Prowling the jungle in search of the pieces of an amulet was your aim as Sabreman in this classic maze adventure. You had to face off against the creatures of the undergrowth from spiders to rhinos to the big wulf itself. There were various pick-ups to help you along the way and your trusty sabre could be used to despatch most of the threats you encountered, although some were best avoided. There were even negative pick-ups that would reverse your controls or slow you down.
This was probably the game I played the most. You were the super miner, Rockford, in search of diamonds in the depths. A falling boulder or an unexpected firefly could spell an untimely demise and you had to plan your route carefully to get maximum diamonds and escape unscathed. You needed a certain number of diamonds to open a portal to the next level and you had to strategically drop rocks on enemies to kill them and create more diamonds to collect. Time limits put the pressure on in this addictive title and it was a clever combination of game mechanics that was satisfyingly challenging.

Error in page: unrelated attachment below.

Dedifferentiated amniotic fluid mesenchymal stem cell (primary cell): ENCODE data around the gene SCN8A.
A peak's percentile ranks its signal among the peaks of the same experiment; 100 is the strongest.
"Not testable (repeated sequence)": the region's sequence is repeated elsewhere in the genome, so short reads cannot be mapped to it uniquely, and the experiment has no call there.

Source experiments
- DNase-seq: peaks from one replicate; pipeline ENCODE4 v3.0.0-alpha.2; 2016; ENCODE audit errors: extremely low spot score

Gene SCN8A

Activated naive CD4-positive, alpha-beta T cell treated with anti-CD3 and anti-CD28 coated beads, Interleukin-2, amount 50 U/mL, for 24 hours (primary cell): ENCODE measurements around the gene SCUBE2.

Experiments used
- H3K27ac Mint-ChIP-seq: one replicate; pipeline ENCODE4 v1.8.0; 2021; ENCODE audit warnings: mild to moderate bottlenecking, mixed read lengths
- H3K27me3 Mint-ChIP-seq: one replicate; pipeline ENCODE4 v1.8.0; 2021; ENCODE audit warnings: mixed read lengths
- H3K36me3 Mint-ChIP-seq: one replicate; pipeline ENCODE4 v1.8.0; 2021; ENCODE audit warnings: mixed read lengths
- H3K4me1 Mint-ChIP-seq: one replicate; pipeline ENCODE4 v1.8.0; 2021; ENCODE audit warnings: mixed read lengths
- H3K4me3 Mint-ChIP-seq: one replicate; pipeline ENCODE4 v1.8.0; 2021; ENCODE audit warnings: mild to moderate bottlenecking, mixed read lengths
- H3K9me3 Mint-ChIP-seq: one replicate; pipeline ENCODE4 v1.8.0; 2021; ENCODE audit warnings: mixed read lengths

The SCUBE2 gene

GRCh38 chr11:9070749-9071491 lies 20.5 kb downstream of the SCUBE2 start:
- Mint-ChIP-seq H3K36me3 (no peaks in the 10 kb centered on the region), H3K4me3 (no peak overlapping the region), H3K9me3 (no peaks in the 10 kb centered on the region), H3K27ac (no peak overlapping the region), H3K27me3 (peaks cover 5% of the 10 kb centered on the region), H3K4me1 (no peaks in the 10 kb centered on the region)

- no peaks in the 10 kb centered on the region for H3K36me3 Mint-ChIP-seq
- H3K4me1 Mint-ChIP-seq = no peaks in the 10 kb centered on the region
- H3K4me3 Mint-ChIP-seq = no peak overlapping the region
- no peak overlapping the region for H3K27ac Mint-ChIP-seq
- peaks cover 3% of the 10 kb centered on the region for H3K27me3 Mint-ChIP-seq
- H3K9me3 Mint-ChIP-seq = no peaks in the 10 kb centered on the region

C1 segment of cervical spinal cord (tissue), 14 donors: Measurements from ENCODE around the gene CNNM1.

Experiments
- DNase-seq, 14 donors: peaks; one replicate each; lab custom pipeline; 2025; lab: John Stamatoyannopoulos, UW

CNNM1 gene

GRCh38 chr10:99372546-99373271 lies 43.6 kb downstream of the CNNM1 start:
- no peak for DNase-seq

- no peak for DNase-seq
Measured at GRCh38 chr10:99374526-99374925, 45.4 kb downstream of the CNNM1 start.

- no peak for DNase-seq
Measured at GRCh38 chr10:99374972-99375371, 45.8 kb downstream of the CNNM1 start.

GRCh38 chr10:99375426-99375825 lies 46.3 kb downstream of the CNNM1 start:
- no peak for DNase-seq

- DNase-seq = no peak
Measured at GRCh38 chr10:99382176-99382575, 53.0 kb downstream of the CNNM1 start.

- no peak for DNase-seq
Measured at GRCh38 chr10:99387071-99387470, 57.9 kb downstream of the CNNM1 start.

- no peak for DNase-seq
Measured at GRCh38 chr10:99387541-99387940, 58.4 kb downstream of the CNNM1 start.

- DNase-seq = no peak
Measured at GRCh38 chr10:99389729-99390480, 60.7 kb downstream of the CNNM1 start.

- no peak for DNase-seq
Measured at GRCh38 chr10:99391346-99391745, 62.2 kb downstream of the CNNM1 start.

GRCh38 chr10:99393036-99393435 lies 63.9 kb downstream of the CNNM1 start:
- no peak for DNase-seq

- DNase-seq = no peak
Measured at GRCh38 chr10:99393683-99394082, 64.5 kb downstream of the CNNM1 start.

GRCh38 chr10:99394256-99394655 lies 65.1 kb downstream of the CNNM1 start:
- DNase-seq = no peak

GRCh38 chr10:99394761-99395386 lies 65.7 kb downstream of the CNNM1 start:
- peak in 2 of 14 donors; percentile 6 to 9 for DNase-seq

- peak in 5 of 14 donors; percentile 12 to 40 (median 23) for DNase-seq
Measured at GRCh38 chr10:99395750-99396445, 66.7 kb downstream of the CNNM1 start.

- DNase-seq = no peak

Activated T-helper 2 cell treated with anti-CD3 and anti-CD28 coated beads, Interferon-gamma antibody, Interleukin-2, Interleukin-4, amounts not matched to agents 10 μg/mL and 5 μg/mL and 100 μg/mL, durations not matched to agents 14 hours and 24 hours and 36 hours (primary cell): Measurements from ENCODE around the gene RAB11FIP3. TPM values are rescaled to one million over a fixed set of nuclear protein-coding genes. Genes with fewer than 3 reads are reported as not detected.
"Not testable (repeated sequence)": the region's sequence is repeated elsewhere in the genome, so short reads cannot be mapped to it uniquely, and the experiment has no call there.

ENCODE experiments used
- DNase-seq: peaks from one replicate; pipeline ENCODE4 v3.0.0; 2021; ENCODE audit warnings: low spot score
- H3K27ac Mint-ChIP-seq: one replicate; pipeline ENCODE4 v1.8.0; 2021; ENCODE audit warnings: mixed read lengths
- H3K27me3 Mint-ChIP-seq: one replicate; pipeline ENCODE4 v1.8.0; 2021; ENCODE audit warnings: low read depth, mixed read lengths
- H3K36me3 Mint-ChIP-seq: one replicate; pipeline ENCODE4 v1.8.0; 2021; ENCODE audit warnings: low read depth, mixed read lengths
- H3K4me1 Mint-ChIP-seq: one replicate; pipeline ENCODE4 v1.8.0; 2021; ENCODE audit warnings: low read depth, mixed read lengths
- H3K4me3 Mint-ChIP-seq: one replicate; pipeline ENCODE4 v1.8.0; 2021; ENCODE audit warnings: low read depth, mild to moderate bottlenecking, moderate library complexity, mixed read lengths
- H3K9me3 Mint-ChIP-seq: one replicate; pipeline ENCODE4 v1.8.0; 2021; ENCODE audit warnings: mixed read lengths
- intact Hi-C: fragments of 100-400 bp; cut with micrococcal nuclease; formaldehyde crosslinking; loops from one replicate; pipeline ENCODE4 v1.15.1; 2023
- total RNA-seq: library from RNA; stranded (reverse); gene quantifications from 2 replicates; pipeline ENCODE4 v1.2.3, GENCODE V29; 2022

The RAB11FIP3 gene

Daley Thompson’s Decathlon (1984)
This was the game that claimed the lives of so many innocent joysticks. A combination of waggling controls for speed and a healthy dose of competition made this the game most likely to cause players to get carried away. It was great fun as a turn about multiplayer option and it had a nice variety of different events so everyone had a specialty.
If you want to add any others then post a comment. Next time I’ll take a look at Atari ST titles.